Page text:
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Ten-year trends in self-reported emotional and behavioral problems of Dutch adolescents

  • Nouchka T. Tick
  • Jan van der EndeEmail author
  • Frank C. Verhulst
ORIGINAL PAPER

Abstract

Background

Research comparing population samples from different time periods to investigate secular changes in adolescents’ psychosocial problems have mostly focused on parent and teacher reports. The few studies using self-reports have limitations, such as using only school-based samples or investigating a limited range of problems.

Aim

We investigated changes from 1993 to 2003 in Dutch 11- to 18-year-old girls’ and boys’ self-reported emotional and behavioral problems. We also examined whether trends were different for various socio-demographic groups.

Method

We used the Youth Self-Report (YSR) to assess emotional and behavioral problems, and obtained self-reports of police contact, substance abuse, suicidal ideation and self-harm across two adolescent population samples, assessed in 1993 and 2003. To investigate whether reports were different for the 2 years, we performed analyses of variance on the mean scores, and chi-square analyses on the percentages of deviant-scoring children and children reporting specific problem behaviors for boys and girls separately. Logistic regressions were conducted to investigate interactions of year with various socio-demographic variables.

Results

For boys, results showed a few small changes, indicating decreases from 1993 to 2003 in self-reported Social Problems, Externalizing, Aggressive Behavior, and Rule- Breaking Behavior. For girls, Thought problems, Somatic Complaints, Internalizing problems, suicidal ideation and self-harm increased. Drunkenness and drug use increased for both boys and girls. There were some differences between socio-demographic groups. Boys from low-SES families and younger adolescent girls experienced most increases.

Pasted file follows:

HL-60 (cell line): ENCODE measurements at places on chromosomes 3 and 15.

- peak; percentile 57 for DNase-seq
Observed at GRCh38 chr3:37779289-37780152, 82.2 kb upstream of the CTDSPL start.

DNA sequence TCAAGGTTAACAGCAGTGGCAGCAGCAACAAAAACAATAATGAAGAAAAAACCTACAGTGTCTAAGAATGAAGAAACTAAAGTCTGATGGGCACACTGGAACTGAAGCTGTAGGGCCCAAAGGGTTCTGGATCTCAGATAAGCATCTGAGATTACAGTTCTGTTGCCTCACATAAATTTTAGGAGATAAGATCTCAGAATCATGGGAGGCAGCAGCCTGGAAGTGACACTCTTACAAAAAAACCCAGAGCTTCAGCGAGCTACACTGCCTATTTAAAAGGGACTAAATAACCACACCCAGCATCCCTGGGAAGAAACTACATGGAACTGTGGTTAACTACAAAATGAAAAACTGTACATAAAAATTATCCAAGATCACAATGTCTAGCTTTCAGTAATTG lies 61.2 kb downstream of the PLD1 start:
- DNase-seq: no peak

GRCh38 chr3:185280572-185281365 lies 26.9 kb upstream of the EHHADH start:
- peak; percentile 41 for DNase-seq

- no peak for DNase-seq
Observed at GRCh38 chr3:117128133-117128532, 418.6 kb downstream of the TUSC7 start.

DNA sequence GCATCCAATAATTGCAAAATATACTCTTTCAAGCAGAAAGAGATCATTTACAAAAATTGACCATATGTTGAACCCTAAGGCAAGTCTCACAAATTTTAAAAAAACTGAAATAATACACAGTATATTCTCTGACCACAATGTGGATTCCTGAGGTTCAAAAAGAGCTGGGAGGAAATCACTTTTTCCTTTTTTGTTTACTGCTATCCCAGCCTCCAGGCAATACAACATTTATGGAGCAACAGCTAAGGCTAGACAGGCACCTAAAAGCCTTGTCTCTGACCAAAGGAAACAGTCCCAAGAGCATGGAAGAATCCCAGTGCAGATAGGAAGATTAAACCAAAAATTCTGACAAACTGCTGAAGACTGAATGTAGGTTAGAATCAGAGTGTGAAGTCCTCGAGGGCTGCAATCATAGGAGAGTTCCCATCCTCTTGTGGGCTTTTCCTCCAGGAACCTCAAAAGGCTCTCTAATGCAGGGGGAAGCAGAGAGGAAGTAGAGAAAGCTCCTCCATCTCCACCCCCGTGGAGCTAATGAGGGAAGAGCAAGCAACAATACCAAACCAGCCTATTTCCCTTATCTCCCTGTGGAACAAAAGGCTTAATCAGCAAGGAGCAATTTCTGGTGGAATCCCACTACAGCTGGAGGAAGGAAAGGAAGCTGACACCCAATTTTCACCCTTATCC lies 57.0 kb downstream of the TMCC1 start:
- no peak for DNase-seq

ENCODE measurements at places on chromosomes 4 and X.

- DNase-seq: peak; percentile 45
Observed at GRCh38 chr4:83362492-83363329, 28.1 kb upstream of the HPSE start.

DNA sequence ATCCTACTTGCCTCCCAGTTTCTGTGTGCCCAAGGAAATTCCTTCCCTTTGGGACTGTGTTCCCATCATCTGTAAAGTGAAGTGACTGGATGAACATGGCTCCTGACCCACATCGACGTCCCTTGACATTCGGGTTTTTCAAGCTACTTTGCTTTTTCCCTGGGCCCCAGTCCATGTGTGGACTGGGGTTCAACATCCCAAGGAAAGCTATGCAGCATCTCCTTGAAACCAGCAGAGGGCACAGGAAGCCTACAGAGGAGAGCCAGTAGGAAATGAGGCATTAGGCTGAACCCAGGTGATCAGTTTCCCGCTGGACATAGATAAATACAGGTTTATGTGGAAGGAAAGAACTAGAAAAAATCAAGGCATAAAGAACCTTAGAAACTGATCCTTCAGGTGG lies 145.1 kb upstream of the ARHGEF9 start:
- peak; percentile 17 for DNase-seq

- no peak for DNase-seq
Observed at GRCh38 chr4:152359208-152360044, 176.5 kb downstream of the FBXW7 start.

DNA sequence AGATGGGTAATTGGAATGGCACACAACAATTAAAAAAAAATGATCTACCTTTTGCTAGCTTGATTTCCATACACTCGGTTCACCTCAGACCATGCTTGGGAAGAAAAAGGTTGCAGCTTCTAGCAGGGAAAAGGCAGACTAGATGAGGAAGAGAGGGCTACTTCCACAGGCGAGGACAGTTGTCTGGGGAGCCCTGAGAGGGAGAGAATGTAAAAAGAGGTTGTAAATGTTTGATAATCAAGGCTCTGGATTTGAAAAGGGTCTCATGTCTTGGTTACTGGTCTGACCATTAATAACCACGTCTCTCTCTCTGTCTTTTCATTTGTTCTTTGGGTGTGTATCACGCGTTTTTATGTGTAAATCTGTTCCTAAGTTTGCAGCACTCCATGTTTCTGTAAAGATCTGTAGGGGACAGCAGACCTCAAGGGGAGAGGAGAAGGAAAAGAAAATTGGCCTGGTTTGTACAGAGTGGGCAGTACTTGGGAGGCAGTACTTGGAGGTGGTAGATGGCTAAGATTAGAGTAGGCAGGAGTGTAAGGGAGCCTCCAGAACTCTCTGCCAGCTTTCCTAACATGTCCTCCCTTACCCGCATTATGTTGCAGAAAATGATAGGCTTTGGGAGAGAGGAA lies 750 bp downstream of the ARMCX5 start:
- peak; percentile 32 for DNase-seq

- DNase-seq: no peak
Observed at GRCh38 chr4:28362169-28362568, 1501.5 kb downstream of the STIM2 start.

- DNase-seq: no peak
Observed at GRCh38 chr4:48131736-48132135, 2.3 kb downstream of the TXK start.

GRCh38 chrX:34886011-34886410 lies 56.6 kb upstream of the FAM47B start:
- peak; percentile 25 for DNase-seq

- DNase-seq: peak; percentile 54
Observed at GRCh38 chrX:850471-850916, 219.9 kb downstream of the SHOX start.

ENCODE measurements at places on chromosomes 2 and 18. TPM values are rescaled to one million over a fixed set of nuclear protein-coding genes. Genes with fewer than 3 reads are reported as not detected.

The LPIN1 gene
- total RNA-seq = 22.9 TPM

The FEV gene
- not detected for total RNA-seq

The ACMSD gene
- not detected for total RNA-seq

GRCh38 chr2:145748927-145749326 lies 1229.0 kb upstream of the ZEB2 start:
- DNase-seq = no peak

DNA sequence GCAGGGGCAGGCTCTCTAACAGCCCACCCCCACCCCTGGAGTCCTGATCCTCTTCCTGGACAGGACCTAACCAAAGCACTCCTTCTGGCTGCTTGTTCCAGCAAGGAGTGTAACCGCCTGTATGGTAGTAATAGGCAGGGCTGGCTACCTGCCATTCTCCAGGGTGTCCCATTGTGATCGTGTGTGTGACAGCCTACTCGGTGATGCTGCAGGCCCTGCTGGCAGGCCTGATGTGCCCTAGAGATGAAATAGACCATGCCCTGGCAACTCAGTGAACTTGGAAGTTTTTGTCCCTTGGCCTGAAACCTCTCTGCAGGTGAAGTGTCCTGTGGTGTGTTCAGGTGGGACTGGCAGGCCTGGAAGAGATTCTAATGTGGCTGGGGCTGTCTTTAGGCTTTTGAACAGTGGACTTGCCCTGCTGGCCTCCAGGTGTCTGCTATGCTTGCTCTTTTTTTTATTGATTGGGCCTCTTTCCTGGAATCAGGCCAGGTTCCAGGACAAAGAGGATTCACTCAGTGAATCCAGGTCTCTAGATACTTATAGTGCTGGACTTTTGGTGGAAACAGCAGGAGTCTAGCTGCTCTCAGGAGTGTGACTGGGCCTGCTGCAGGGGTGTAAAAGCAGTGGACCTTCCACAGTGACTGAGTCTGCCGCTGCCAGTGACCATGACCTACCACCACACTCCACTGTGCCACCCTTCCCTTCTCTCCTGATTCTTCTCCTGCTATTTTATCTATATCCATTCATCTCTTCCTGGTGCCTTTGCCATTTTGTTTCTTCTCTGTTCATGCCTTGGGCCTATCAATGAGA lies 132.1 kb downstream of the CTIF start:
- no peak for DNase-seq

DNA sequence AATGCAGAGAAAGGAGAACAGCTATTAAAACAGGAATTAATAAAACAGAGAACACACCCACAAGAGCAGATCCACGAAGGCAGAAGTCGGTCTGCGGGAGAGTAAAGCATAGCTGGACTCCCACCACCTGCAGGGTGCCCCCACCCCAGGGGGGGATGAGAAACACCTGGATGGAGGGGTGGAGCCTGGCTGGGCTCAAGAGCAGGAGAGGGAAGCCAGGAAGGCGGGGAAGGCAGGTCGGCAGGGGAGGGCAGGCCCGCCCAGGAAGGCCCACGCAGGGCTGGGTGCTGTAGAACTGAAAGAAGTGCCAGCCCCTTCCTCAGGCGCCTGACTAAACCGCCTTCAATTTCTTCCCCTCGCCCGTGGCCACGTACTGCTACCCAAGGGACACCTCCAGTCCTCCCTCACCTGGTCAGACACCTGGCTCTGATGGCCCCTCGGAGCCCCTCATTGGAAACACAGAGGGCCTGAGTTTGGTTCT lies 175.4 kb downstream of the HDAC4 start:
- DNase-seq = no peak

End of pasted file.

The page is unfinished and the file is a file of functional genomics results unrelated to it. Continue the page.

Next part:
Conclusion

We found evidence for some small trends in self-reported problems. For boys, some decreases were seen, regarding mostly behavioral problems, whereas for girls, some increases were seen in emotional and behavioral problems. Changes appeared to have most negatively affected young adolescent girls’ functioning.

Key words

emotional problems behavioral problems time trends substance abuse adolescents epidemiology 

Notes

Acknowledgments

This study was supported by grant SSWO 960 from the Sophia Foundation of Medical Research.

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Copyright information

© Steinkopff Verlag Darmstadt 2008

Authors and Affiliations

  • Nouchka T. Tick
    • 1
  • Jan van der Ende
    • 1
    Email author
  • Frank C. Verhulst
    • 1
  1. 1.Dept. of Child and Adolescent PsychiatryErasmus MC-Sophia Children’s HospitalRotterdamThe Netherlands

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